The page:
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RUBLEV COLOURS
PIGMENTS

Natural, artificial, inorganic, organic and historical

 

Rublev Colours® natural mineral, organic and historical powder pigments are especially made by Natural Pigments for artists. They are the same pigments used by ancient, medieval and Renaissance painters. Each pigment can be used for different painting techniques. Whether you are a novice or an experienced painter, you’ll find Rublev Colours pigments well suited for use in aqueous mediums, such as egg and casein tempera, gum arabic (watercolor), hide glue (distemper) and acrylic dispersions. They perform equally well in oil and alkyd paint. Most are suitable for fresco and other painting techniques, such as encaustic.

Rublev Colours pigments are made directly from mineral and organic sources. Our geologist, who has many years experience selecting minerals for pigments, travels to distant locations, and hand selects mineral ores for use in our pigments. We process the minerals by pulverizing, grinding and levigating for use as fine artists’ pigments.

We travel worldwide to observe the growing and processing conditions of the natural materials used in our organic pigments. We inspect cochineal gathering at cactus plantations in Mexico, madder root in Turkey, indigo vats in India, and logwood trees growing in Honduras.

At Natural Pigments, we remove the mystery of pigments by disclosing their source and known composition. We want you to gain the same intimate knowledge that the old masters had when they made their own paint with pigments.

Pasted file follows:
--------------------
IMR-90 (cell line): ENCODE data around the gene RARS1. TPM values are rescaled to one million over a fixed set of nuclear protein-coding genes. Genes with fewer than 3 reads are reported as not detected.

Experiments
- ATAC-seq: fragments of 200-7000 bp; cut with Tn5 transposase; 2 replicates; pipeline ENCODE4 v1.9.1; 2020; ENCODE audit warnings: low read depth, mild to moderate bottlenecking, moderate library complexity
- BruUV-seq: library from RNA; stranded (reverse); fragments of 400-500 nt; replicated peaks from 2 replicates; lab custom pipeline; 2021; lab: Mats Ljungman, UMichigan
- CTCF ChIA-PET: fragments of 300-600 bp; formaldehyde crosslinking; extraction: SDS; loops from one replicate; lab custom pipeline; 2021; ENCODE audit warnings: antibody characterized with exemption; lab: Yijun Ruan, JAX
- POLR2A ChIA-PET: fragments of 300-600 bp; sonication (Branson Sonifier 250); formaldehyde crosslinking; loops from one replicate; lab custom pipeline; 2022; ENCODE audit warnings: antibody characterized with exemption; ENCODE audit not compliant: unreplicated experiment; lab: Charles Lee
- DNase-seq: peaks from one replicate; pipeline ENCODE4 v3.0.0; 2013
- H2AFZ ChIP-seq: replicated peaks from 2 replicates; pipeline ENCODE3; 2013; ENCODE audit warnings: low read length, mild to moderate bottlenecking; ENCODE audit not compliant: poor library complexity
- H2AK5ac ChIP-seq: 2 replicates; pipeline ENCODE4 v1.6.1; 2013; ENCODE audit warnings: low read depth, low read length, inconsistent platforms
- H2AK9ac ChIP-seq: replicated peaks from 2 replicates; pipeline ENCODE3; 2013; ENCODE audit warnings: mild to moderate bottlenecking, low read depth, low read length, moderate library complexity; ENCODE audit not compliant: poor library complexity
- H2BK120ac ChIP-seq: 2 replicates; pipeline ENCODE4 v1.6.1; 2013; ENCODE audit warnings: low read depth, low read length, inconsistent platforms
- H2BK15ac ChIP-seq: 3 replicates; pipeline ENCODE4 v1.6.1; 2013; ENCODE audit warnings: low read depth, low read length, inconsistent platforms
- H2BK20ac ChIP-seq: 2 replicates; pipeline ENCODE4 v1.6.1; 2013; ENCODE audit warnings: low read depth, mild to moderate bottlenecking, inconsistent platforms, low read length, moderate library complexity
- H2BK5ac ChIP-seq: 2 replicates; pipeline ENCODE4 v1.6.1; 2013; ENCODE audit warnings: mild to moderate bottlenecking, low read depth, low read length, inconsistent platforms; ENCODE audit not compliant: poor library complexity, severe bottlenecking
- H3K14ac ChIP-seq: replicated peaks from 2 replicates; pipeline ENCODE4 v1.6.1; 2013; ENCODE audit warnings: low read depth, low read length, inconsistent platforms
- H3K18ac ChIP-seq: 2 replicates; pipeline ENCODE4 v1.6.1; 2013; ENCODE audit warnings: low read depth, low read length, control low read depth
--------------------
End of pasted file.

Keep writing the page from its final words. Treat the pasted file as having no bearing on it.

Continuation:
Why Use Natural Pigments?

Synthetic pigments today are made to serve the paint industry, in which producing paints for artists plays a minor role. To achieve maximum desirability in paint today, pigments are made homogenous in shape, size and composition. For example, to increase the covering power of pigments, particle sizes are made as small as possible. The smaller the particles, the more the color nuances of the pigment are reduced to its basic hue, as in inks that have no texture. Particles that are homogenous in shape and size also tend not to settle quickly and separate from the binder during storage. This increases the shelf life and thereby the marketability of paint, but reduces its beauty as a color for artists’ use. As Anita Albus wrote in Art of Arts, “The result is not perfection, but sterility.”

Artists’ material manufacturers purchase most of their pigments from companies that mass-produce them for other uses. A few examples include ultramarine, cadmium and phthalo colors. Oddly enough, painters are one of the few artistic groups to succumb to economic pressures and use ready-made materials. Even in the applied arts such as cookery, it is customary to produce their own stocks and sauces, even though commercially-processed alternatives are available.

We make our pigments, on the other hand, to specifications that maintain their best qualities and allow artists to refine them for their own use. You can use them as they come out of the jar or grind and separate into different grades for special visual effects. As you become more aware of these possibilities, you will want to experiment, paying attention to the way the pigments look and behave when mixed with your favorite binder—whether it is oil, acrylic, egg, lime, casein, collagen glue or gum arabic.

Pigments

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